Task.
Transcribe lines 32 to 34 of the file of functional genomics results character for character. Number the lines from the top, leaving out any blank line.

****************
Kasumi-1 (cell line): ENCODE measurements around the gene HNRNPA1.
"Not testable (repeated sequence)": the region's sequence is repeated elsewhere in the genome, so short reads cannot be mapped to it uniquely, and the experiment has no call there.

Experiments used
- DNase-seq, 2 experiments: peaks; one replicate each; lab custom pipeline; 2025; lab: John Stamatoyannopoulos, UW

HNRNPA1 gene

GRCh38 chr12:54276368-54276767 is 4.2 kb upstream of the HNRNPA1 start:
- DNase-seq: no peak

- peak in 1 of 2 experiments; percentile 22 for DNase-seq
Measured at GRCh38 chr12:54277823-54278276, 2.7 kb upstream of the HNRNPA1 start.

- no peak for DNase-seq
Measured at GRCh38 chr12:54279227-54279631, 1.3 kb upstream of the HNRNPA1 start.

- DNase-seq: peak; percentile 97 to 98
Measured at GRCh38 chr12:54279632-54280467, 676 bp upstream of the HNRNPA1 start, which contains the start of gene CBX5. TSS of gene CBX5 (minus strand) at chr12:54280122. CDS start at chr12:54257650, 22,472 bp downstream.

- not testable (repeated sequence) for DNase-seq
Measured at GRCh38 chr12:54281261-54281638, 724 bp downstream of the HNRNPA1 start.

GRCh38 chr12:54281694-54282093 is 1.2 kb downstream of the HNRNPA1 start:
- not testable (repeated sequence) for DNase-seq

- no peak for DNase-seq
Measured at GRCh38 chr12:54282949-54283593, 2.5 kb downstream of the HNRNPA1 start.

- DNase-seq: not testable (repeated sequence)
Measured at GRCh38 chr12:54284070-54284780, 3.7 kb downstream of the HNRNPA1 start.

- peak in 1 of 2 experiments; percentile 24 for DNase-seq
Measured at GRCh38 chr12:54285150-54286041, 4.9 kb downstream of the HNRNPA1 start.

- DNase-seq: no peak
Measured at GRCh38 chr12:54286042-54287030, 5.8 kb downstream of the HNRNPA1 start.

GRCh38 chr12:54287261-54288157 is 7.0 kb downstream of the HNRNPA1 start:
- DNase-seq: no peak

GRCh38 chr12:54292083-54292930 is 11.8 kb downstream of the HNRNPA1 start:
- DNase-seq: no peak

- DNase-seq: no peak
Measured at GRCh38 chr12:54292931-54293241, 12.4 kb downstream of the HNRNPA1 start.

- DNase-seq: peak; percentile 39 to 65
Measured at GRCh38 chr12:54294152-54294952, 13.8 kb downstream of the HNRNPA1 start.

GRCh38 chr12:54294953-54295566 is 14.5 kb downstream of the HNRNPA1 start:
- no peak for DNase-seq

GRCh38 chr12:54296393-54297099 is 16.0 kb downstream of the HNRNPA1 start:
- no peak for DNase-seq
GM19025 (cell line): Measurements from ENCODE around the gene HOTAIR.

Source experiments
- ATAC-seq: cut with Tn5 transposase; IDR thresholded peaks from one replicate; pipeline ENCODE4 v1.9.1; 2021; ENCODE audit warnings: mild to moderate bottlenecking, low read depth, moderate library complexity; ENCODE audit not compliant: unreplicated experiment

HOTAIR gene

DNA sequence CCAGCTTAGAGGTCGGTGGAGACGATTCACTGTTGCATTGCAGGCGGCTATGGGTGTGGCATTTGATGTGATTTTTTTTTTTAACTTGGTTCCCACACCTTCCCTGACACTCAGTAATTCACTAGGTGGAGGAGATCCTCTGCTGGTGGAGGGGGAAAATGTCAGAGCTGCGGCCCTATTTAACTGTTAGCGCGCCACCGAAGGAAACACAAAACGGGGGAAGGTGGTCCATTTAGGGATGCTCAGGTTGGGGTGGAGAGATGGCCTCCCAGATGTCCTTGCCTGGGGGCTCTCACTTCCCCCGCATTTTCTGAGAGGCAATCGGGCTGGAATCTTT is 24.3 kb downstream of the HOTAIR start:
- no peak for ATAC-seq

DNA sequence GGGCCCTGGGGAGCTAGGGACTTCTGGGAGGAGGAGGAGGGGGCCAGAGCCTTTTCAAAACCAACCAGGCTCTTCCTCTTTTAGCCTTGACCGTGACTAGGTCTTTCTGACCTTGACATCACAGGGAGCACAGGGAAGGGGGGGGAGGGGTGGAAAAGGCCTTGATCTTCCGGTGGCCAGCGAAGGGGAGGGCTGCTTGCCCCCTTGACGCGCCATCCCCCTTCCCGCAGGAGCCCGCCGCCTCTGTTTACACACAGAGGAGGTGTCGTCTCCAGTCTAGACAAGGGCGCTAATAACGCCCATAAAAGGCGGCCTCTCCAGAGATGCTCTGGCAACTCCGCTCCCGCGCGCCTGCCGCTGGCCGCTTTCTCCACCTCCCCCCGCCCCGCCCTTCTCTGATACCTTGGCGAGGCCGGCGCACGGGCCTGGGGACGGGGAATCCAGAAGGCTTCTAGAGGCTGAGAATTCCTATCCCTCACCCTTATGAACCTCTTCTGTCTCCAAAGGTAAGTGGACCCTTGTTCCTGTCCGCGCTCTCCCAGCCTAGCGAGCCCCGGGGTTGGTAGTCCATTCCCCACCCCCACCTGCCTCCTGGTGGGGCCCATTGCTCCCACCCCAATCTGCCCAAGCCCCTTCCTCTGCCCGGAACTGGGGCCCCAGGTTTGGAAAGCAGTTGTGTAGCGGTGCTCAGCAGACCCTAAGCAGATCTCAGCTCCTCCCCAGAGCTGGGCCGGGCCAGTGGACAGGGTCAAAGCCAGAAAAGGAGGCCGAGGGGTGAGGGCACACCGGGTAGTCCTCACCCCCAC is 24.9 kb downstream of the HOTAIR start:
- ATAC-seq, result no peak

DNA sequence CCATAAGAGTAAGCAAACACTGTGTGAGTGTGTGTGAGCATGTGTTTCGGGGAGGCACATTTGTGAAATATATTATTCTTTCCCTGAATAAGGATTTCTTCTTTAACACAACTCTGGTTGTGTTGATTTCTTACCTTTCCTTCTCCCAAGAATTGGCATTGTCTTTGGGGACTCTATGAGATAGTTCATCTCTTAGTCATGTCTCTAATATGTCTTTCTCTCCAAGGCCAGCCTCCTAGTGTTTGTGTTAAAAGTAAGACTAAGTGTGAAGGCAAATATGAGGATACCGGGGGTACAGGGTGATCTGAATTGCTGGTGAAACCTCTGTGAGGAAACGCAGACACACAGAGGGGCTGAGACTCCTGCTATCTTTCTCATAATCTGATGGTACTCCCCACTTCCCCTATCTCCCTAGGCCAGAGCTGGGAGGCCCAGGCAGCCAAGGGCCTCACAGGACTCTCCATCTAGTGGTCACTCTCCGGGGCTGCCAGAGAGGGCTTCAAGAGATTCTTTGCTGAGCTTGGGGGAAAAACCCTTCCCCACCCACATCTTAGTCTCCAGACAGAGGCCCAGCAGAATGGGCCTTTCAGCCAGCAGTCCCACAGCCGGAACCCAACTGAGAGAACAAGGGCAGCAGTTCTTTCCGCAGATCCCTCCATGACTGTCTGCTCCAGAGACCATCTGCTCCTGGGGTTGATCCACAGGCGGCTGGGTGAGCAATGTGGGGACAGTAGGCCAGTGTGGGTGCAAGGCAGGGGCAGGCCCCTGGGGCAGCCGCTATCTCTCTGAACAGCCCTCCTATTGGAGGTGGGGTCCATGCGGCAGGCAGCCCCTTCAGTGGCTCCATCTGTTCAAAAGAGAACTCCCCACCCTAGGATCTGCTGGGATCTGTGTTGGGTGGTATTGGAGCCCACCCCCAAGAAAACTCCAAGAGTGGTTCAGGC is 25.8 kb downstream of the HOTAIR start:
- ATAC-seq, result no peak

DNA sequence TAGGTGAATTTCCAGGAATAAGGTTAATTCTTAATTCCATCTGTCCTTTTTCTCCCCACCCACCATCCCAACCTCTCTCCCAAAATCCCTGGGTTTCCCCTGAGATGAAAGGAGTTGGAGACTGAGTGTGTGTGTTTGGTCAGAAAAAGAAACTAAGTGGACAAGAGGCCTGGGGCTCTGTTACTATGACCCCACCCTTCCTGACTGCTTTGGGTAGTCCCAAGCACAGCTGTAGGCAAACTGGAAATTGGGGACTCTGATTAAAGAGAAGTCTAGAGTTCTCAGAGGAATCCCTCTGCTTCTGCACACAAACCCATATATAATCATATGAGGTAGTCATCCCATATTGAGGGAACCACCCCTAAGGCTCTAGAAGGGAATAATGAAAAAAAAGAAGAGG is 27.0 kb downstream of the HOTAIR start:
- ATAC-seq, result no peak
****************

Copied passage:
- DNase-seq: peak; percentile 39 to 65
Measured at GRCh38 chr12:54294152-54294952, 13.8 kb downstream of the HNRNPA1 start.

GRCh38 chr12:54294953-54295566 is 14.5 kb downstream of the HNRNPA1 start: